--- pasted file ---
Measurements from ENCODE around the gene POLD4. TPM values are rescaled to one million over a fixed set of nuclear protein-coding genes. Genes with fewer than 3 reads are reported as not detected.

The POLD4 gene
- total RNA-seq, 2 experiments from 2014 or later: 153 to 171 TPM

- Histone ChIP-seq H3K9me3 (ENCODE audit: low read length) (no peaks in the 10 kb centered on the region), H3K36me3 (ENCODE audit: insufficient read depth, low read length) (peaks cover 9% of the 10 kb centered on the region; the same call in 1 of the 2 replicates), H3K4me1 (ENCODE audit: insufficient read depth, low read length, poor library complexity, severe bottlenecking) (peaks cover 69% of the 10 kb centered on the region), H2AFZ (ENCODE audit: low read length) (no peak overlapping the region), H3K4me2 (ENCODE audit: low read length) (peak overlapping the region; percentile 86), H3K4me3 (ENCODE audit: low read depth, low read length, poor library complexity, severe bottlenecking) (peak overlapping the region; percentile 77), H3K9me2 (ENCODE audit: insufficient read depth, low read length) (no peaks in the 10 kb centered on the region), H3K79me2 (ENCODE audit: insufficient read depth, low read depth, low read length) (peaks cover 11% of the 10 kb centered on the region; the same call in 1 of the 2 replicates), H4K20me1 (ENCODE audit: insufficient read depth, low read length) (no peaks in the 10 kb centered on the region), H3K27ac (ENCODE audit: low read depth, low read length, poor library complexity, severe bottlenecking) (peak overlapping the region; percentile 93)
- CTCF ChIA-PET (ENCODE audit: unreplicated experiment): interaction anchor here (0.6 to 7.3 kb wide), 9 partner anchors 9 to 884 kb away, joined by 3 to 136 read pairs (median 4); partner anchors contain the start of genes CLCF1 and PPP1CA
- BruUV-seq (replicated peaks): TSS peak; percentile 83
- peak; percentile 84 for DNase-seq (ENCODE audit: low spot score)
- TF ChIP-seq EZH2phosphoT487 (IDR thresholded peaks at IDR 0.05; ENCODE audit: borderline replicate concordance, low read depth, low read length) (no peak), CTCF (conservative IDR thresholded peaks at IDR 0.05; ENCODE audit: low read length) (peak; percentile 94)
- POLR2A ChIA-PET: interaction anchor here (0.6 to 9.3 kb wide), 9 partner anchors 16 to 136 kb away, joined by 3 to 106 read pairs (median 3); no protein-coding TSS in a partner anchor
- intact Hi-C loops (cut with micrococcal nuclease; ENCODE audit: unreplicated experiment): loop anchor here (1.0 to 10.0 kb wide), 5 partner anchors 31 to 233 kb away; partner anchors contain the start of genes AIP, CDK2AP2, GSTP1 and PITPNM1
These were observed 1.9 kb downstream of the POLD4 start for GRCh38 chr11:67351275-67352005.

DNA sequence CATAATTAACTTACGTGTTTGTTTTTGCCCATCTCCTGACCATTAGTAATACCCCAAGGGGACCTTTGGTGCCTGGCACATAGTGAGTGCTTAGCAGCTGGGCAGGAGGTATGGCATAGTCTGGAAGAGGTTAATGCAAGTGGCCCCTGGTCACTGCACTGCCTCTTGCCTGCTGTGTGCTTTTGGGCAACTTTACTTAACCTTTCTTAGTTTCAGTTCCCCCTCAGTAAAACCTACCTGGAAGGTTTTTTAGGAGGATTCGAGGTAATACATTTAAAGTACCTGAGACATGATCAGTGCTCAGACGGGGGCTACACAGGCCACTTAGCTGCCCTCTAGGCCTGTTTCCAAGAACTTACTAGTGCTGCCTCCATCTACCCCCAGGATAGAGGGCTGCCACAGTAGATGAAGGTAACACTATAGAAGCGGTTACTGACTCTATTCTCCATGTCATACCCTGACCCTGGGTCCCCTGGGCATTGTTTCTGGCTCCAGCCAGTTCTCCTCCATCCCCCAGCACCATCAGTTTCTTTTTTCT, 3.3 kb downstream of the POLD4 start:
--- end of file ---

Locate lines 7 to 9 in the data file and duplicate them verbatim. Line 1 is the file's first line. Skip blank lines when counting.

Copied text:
- peak; percentile 84 for DNase-seq (ENCODE audit: low spot score)
- TF ChIP-seq EZH2phosphoT487 (IDR thresholded peaks at IDR 0.05; ENCODE audit: borderline replicate concordance, low read depth, low read length) (no peak), CTCF (conservative IDR thresholded peaks at IDR 0.05; ENCODE audit: low read length) (peak; percentile 94)
- POLR2A ChIA-PET: interaction anchor here (0.6 to 9.3 kb wide), 9 partner anchors 16 to 136 kb away, joined by 3 to 106 read pairs (median 3); no protein-coding TSS in a partner anchor